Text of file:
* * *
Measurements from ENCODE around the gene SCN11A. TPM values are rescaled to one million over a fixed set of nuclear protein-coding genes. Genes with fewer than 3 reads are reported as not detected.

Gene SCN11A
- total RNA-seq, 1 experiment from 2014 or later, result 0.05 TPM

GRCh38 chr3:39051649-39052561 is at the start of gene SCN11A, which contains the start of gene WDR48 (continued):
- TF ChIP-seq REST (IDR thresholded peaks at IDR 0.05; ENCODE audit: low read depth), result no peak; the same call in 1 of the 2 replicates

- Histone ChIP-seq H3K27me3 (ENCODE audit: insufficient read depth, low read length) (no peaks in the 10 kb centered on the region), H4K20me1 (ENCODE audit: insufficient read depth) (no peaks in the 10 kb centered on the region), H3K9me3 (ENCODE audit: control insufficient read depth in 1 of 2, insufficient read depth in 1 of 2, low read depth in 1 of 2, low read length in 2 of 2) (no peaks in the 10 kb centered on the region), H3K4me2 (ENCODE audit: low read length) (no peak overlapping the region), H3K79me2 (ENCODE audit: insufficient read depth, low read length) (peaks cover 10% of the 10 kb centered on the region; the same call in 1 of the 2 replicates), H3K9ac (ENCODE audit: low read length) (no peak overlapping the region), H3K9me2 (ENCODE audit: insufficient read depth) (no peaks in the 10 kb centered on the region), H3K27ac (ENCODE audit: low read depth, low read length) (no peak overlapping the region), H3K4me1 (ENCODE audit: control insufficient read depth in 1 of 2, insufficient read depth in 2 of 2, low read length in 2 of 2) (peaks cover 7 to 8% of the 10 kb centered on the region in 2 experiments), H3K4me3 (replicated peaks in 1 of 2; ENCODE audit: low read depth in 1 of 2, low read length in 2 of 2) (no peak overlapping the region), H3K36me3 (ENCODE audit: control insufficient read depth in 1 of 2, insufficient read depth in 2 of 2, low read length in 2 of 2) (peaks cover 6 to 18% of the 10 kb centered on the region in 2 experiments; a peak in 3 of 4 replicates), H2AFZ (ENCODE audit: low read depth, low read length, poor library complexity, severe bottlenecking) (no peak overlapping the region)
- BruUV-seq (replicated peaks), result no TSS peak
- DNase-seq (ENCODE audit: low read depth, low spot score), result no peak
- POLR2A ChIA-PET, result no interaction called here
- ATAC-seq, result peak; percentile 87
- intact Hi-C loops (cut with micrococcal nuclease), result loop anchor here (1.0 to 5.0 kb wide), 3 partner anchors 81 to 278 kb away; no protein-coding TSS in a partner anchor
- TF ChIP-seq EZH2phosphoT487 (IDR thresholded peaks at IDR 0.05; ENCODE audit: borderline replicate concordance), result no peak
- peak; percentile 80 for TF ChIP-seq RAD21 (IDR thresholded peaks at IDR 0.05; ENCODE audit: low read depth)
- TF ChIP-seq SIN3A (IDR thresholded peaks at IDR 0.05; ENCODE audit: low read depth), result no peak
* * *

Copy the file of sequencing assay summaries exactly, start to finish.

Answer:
Measurements from ENCODE around the gene SCN11A. TPM values are rescaled to one million over a fixed set of nuclear protein-coding genes. Genes with fewer than 3 reads are reported as not detected.

Gene SCN11A
- total RNA-seq, 1 experiment from 2014 or later, result 0.05 TPM

GRCh38 chr3:39051649-39052561 is at the start of gene SCN11A, which contains the start of gene WDR48 (continued):
- TF ChIP-seq REST (IDR thresholded peaks at IDR 0.05; ENCODE audit: low read depth), result no peak; the same call in 1 of the 2 replicates

- Histone ChIP-seq H3K27me3 (ENCODE audit: insufficient read depth, low read length) (no peaks in the 10 kb centered on the region), H4K20me1 (ENCODE audit: insufficient read depth) (no peaks in the 10 kb centered on the region), H3K9me3 (ENCODE audit: control insufficient read depth in 1 of 2, insufficient read depth in 1 of 2, low read depth in 1 of 2, low read length in 2 of 2) (no peaks in the 10 kb centered on the region), H3K4me2 (ENCODE audit: low read length) (no peak overlapping the region), H3K79me2 (ENCODE audit: insufficient read depth, low read length) (peaks cover 10% of the 10 kb centered on the region; the same call in 1 of the 2 replicates), H3K9ac (ENCODE audit: low read length) (no peak overlapping the region), H3K9me2 (ENCODE audit: insufficient read depth) (no peaks in the 10 kb centered on the region), H3K27ac (ENCODE audit: low read depth, low read length) (no peak overlapping the region), H3K4me1 (ENCODE audit: control insufficient read depth in 1 of 2, insufficient read depth in 2 of 2, low read length in 2 of 2) (peaks cover 7 to 8% of the 10 kb centered on the region in 2 experiments), H3K4me3 (replicated peaks in 1 of 2; ENCODE audit: low read depth in 1 of 2, low read length in 2 of 2) (no peak overlapping the region), H3K36me3 (ENCODE audit: control insufficient read depth in 1 of 2, insufficient read depth in 2 of 2, low read length in 2 of 2) (peaks cover 6 to 18% of the 10 kb centered on the region in 2 experiments; a peak in 3 of 4 replicates), H2AFZ (ENCODE audit: low read depth, low read length, poor library complexity, severe bottlenecking) (no peak overlapping the region)
- BruUV-seq (replicated peaks), result no TSS peak
- DNase-seq (ENCODE audit: low read depth, low spot score), result no peak
- POLR2A ChIA-PET, result no interaction called here
- ATAC-seq, result peak; percentile 87
- intact Hi-C loops (cut with micrococcal nuclease), result loop anchor here (1.0 to 5.0 kb wide), 3 partner anchors 81 to 278 kb away; no protein-coding TSS in a partner anchor
- TF ChIP-seq EZH2phosphoT487 (IDR thresholded peaks at IDR 0.05; ENCODE audit: borderline replicate concordance), result no peak
- peak; percentile 80 for TF ChIP-seq RAD21 (IDR thresholded peaks at IDR 0.05; ENCODE audit: low read depth)
- TF ChIP-seq SIN3A (IDR thresholded peaks at IDR 0.05; ENCODE audit: low read depth), result no peak